Mday March 22, is World Water Day. We invite you or any of your colleagues to submit manuscripts dealing with water in contemporary Asian politics for possible publication in a special issue of Asian Survey.
Concerns about water continue in prominence. They range from the aesthetic (nature) across the environmental (sustainability) to those of crisis (survival). Such concerns are markedly political, dealing with moments of conflict or cooperation when grappling with issues regarding the sustenance of life, flows crossing boundaries, changes in our lived material or cultural world, and the connection or separation of people. For an upcoming special issue, Asian Survey invites manuscripts that discuss the ways in which these contemporary concerns have been raised, addressed, or dismissed across Asia.
We are interested in studies of water in Asian politics that engage aspects of power, pollution, and preservation nationally and trans-nationally. Related questions include but are not limited to: How does control over water generate power or disempowerment? How does the pollution of water create or corrode relationships among and within states, societies, and ecosystems? Where are the limits drawn between water’s ability to preserve and its possibility of being preserved, or its power to destroy and its vulnerability to destructive powers?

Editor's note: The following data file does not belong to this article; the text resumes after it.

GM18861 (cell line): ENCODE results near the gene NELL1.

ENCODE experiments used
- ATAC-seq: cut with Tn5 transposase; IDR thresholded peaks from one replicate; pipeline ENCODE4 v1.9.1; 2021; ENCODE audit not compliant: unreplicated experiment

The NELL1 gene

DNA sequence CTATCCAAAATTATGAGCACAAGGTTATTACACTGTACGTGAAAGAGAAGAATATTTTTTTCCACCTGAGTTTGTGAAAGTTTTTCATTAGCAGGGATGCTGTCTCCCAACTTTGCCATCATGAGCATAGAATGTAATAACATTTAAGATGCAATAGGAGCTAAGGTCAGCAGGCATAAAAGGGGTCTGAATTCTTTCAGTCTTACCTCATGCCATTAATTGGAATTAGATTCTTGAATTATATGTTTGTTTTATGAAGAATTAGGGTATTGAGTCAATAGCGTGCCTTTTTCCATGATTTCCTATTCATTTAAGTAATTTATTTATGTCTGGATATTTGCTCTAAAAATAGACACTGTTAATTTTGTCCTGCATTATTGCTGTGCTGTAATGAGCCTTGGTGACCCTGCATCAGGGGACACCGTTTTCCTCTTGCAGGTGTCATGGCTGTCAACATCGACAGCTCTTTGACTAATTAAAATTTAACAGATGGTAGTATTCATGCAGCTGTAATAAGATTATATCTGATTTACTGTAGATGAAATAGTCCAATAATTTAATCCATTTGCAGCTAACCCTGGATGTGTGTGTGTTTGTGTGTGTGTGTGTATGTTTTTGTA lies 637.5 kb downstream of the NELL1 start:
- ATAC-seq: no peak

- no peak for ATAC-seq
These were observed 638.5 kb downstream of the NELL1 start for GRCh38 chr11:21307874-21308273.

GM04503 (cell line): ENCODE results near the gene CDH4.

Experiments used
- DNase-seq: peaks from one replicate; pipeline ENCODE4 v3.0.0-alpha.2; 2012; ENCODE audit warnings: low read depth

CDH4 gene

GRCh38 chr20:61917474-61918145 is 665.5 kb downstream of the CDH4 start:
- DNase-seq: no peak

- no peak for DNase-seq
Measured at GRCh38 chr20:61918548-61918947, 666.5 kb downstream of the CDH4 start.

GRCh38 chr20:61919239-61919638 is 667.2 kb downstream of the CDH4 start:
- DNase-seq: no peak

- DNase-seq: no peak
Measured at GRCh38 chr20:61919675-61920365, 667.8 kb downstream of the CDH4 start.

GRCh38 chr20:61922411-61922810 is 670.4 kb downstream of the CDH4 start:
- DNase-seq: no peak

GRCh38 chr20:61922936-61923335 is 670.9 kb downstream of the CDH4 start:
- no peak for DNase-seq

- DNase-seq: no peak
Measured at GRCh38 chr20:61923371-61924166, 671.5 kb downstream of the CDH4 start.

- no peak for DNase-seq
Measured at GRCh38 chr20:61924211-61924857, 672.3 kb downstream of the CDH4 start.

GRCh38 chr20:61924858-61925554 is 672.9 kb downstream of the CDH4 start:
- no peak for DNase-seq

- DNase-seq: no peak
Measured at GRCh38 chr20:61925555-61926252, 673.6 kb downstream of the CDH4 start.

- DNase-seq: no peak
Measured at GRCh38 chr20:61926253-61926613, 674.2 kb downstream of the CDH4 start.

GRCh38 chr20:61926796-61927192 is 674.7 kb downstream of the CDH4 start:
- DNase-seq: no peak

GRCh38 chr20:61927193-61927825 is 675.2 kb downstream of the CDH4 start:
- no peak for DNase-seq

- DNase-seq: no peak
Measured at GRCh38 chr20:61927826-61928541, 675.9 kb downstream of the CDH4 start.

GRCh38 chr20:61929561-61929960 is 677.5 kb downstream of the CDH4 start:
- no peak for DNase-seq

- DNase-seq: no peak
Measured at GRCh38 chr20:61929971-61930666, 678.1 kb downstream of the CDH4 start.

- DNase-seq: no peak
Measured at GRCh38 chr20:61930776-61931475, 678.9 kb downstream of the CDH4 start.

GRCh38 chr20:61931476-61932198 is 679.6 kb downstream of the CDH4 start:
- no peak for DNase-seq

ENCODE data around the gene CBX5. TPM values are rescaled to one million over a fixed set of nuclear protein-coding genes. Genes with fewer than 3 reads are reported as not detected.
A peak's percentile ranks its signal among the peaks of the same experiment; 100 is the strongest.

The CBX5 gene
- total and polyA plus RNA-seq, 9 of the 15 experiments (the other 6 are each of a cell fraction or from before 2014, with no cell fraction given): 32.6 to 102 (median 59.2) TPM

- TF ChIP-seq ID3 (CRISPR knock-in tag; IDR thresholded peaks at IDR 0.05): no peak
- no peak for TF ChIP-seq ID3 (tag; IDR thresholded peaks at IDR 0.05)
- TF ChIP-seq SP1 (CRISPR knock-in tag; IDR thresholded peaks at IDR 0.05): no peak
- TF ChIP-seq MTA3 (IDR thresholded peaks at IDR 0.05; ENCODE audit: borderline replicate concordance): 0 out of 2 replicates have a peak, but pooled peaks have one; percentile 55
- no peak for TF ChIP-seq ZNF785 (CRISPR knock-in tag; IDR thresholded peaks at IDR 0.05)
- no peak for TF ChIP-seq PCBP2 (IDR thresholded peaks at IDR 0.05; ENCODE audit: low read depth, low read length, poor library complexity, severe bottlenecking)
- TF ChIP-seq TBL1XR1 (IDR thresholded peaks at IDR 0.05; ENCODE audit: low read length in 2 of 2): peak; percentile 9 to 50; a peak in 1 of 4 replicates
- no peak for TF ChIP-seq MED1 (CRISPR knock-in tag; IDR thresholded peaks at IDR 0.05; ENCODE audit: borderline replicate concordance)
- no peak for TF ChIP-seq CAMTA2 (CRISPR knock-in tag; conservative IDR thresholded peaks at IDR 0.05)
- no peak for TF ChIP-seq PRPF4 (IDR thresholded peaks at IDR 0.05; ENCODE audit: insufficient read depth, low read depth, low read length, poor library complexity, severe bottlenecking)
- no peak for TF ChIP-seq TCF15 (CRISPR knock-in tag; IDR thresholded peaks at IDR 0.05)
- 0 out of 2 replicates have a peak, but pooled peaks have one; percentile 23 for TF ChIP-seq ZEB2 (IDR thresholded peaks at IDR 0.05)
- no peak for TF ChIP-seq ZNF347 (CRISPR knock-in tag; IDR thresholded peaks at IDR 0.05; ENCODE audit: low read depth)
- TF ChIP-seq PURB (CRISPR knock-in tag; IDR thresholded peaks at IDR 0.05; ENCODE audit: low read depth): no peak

Manuscripts should be empirically grounded, theoretically engaged, and focused on contemporary problems. They should avoid technical aspects of water management, policy prescriptions, or overly specific subjects of study. Manuscripts should instead focus on expanding general political approaches from international, comparative, and theoretical perspectives, freely moving across explanatory, interpretive, and critical registers. We welcome manuscripts addressing water as a broad political, social, or cultural medium: rivers and streams, oceans and seas, reservoirs and wells, glaciers and floods, bottled and tap. We are open to approaches that run the full spectrum of the social sciences. And we are particularly interested in projects that mobilize the richness of this spectrum to link local, regional, and inter-regional viewpoints while capturing the importance of political concerns over water in Asia.
From public supply and state projects to private purchase and civil society, from sanitation and sewage to storms and tsunamis, from hydroelectric dams and irrigation networks to shipping routes and offshore drilling, from the Mekong and the Yellow River to the Indus and the Ganges, from the Northern Sea Route to the South China Sea, how are continuing prominent concerns about water articulated across Asia — and what can these articulations teach us about political life?
Submissions: Send unpublished manuscripts of 7,000–9,000 words (maximum, including footnotes) to email@example.com(link sends e-mail) by 1 June 2013. The special issue "On Water" will consist of no more than eight articles.
Matthew H. Baxter
Associate Editor for South Asia, Asian Survey
Institute of East Asian Studies
2223 Fulton Street, Room 518
University of California, Berkeley
Berkeley, CA 94704
(510) 642-4117 [phone]
(510) 643-7062 [FAX]
firstname.lastname@example.org(link sends e-mail)